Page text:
We love receiving comments here at TLCB. It means people actually read this stuff. Well, when we say we love receiving them, it does depend a little upon what we receive.
Automated spam for various exciting sounding drugs, offers of ‘help’ to ‘grow our audience’ and ‘give me instruktions’ comments arrive in their hundreds, but in-between all of that nonsense we do get some gems. Such as this one.
Suggested by a reader this is Firas Abu-Jaber’s AC Cobra, built solely from the parts found in the official 10271 Fiat 500 set. So excellent does it look that we wouldn’t have guessed that it has been constructed from the pieces of a single LEGO set, with opening doors, hood and trunk, a detailed interior, and even a realistic engine bay.
There’s loads more to see of Firas’s fantastic 10271 AC Cobra B-Model at his Flickr album by clicking these words, and if you’d like to suggest a creation or leave feedback about anything else (preferably not exciting sounding drugs or offers to ‘help’ to ‘grow our audience’ though), you can get in touch via the Contact page here.
If there’s a car more likely to go sideways through a bus stop, we’re yet to find it. The morons that drive Ford Mustangs aren’t exactly the fault of the car though, so let’s enjoy it for what it is; an over-powered, under-suspended bargain of power per dollar. This Model Team Mustang GT500 comes from Flickr’s Captain Chinchilla, formally Senator Chinchilla but now part of the witness protection programme or something, and is a rather nice homage to the most crashed car in the history of car meets. Head to Flickr via the link above before someone drives it through a crowd.
The second best Anglo-American collaboration (after Fleetwood Mac of course), the AC Cobra has become a car of legendary status. Based on the pretty but humble AC Ace, American racer-turned-tuner Carroll Shelby brokered a deal with Ford to supply their new Windsor V8 engine to the small British company. A giant killer was born, and today the AC Cobra is one of the most sought-after road-racers ever produced. This beautifully replicated Lego version is the work of TLCB regular Ralph Savelberg and there’s more to see of his miniature Cobra on Flickr – click here to make the jump.
Now that we’ve collected some traffic from the seedier corners of the internet, on with the blog! This stunning pair of 6-wide classic Ford Mustangs comes previous bloggee ER0L of Flickr. On the left in a beautiful white & red colour combination is his lovely mid-’60s convertible, whilst on the right in grey & black is a car made famous by the Gone in Sixty Seconds remake – the custom Shelby GT500 ‘Eleanor’. Both cars are superbly built and you can see more of each at ER0L’s photostream via the link above.
It’s a Town kinda day here at TLCB. Well apart from this obviously. This lovely Ford Mustang GT500 is the work of previous bloggee -derjoe-, who has evolved his previous 2014 Mustang design into a stripy Shelby GT500 version. And our Elves love a racing stripe. There’s more to see at the link.
It’s a supercar double today here at The Lego Car Blog. And this one is really super. Built by Technic legend Sheepo, this Ford Shelby Mustang GT500 is the pinnacle of what can be achieved from LEGO bricks technically. The well-known Lego blogs are often not interested in the technical realism of Lego models. Here though, whilst we may not feature an expertly landscaped castle, we do love to see what Lego can be used to do technically. With Sheepo’s talent and engineering prowess it can be used to do a lot.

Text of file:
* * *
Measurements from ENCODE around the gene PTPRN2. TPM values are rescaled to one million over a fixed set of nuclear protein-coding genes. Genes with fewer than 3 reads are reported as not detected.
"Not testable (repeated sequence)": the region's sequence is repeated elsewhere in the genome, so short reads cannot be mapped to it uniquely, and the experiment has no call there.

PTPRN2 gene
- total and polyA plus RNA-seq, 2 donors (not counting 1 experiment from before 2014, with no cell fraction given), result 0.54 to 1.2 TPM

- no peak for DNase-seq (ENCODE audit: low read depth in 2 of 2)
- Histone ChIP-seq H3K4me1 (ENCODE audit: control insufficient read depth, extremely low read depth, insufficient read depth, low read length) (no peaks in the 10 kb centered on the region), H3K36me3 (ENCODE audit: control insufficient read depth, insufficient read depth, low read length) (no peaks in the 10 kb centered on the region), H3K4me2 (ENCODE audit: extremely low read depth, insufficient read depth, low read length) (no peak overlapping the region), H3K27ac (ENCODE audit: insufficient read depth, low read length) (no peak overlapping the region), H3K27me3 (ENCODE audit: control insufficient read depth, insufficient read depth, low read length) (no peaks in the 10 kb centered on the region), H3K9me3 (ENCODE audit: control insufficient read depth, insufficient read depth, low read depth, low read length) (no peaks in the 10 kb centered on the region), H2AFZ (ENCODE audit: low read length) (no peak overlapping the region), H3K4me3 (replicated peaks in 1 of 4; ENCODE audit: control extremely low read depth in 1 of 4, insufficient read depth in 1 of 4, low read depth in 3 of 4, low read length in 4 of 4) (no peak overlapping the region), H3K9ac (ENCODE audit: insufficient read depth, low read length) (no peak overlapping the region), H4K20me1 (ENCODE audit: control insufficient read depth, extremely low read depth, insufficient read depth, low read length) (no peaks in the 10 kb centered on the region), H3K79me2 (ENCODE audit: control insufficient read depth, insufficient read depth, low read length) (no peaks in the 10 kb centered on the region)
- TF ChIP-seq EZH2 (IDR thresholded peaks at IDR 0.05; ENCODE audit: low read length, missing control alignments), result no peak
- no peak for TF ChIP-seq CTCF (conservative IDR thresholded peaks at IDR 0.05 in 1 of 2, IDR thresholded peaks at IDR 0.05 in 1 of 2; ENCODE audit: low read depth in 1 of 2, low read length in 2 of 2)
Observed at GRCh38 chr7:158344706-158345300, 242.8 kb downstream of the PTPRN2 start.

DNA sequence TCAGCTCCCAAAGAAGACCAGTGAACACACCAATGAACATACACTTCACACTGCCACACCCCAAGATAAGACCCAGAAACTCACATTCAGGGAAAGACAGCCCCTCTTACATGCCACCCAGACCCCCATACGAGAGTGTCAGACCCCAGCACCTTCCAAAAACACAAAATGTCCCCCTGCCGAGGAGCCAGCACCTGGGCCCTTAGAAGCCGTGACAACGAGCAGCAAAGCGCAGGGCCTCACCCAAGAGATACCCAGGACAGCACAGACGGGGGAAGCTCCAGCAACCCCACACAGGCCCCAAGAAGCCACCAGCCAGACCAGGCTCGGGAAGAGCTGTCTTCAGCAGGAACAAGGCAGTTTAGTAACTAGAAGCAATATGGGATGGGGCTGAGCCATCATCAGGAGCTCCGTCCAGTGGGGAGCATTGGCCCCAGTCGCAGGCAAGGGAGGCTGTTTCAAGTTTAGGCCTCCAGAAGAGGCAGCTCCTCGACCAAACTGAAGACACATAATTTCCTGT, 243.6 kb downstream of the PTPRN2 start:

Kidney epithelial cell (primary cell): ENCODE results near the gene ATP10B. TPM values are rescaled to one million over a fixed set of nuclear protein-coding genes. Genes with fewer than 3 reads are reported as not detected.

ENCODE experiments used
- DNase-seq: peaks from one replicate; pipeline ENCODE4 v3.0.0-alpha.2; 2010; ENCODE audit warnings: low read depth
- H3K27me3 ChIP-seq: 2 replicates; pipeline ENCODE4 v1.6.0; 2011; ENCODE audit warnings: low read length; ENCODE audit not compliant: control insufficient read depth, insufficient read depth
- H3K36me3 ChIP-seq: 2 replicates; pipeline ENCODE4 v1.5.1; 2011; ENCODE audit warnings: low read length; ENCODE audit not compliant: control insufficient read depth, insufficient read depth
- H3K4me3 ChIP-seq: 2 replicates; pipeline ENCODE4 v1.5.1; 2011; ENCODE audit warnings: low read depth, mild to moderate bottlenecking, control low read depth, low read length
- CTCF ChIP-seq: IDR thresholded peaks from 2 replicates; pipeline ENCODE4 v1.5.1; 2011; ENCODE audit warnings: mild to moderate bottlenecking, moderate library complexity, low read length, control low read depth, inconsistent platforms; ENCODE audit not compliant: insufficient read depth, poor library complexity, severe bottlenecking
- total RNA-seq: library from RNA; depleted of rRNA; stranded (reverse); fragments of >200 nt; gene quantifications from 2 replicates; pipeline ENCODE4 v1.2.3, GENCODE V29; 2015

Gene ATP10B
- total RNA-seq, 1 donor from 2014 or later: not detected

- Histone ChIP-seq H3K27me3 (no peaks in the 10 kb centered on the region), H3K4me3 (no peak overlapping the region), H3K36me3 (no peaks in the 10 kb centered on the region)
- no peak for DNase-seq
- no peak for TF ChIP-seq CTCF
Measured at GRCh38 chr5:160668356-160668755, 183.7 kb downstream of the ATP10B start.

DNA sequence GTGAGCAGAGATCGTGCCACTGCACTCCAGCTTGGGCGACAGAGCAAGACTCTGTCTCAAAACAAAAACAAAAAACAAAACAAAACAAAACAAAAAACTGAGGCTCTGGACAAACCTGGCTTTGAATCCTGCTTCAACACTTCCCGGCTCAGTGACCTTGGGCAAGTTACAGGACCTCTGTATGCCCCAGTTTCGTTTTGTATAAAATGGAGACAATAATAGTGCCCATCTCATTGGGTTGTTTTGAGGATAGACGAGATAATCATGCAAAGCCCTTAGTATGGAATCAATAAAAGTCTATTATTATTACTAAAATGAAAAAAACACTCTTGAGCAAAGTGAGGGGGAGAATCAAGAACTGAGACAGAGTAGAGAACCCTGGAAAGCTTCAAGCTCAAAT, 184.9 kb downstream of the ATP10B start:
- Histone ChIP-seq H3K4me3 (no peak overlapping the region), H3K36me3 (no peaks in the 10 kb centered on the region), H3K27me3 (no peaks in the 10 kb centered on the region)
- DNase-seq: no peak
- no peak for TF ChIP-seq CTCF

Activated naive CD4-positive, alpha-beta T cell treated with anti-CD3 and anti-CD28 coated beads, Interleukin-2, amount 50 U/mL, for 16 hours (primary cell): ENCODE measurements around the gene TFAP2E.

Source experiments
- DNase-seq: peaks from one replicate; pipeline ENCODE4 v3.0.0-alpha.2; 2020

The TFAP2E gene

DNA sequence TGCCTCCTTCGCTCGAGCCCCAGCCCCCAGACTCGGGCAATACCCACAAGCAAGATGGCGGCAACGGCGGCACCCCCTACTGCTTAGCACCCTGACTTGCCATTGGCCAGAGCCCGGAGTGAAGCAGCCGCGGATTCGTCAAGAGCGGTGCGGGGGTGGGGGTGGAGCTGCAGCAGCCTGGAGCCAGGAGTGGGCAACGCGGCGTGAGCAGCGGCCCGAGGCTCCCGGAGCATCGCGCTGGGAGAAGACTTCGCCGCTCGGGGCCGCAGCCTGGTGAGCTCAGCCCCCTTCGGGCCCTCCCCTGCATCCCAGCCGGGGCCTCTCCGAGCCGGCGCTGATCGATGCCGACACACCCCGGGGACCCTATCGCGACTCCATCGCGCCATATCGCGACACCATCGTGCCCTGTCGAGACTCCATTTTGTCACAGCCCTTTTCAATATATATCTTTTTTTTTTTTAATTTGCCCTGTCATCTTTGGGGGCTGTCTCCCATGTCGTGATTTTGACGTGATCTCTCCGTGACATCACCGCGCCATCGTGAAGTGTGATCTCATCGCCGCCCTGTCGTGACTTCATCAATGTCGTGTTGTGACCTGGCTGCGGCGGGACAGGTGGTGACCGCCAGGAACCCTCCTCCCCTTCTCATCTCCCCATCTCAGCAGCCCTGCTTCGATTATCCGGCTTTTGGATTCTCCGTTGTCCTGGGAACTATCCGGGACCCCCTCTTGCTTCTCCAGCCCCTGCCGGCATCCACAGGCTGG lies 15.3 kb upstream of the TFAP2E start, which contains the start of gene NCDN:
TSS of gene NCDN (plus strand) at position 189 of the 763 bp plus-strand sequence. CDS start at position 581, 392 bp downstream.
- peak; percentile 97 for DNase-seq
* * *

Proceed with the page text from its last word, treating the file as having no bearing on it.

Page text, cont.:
This astonishing Shelby Mustang GT500 features the usual Technic supercar requirements (steering, suspension, engine and gearbox) and adds remote control drive via LEGO’s versatile Power Functions system. But Sheepo doesn’t stop there. Not only does his Mustang drive and steer remotely, it features a remotely operated sequential 5+R gearbox with an automatically triggered clutch, and remotely operated disc brakes that can also be engaged from a working pedal in the cabin. If it was any more realistic this car would be for sale in a Ford dealership.
See all of the photos and join in the discussion on Eurobricks, and you can check out the full technical specifications and builder commentary of the GT500 on Sheepo’s website here.
Apologies for the blogging hiatus over the past few days; some of our Elves went missing at roughly the same time as TLCB became embroiled in a legal dispute. We’re not suggesting the two occurrences are linked of course, but if anyone’s going to lock the Elves in a dark room it’s going to be us. Anyway, back to something we’ve not done for a while; a long overdue ‘Featured Teenage Fan Of Lego’ (TFOL).
Our Featured TFOL category is not about blogging the absolute best creations found, rather it allows us to recognise, and publicise, younger builders’ achievements. Alexander Paschoaletto earns the accolade this time round, with a string of solid automotive efforts, culminating in the superb Gumpert Apollo and SSC Aero shown above. You can check out these, and the rest of Alexander’s creations, on MOCpages.
The iconic Shelby Cobra is certainly not the easiest car to be brickbuilt – surely one of the curviest vehicles ever. Building it in minifig scale is a nightmare – something only highly talented builders can think of: lichtblau – or ZetoVince.
Look at Zeto’s beefy Cobra – it must have been a big struggle to get it like this! The late Carroll Shelby (January 11, 1923 – May 10, 2012) to whom Zeto dedicates this MOC would have loved it.
If there’s a more American car in existence we’re yet to find it. Named after a wild horse, a poisonous snake, the number of horsepower it originally had, and a man, the Ford Mustang Shelby GT500 Super Snake is a bit of a mouthful. But a damn tasty mouthful. Senator Chincilla is the chef behind it.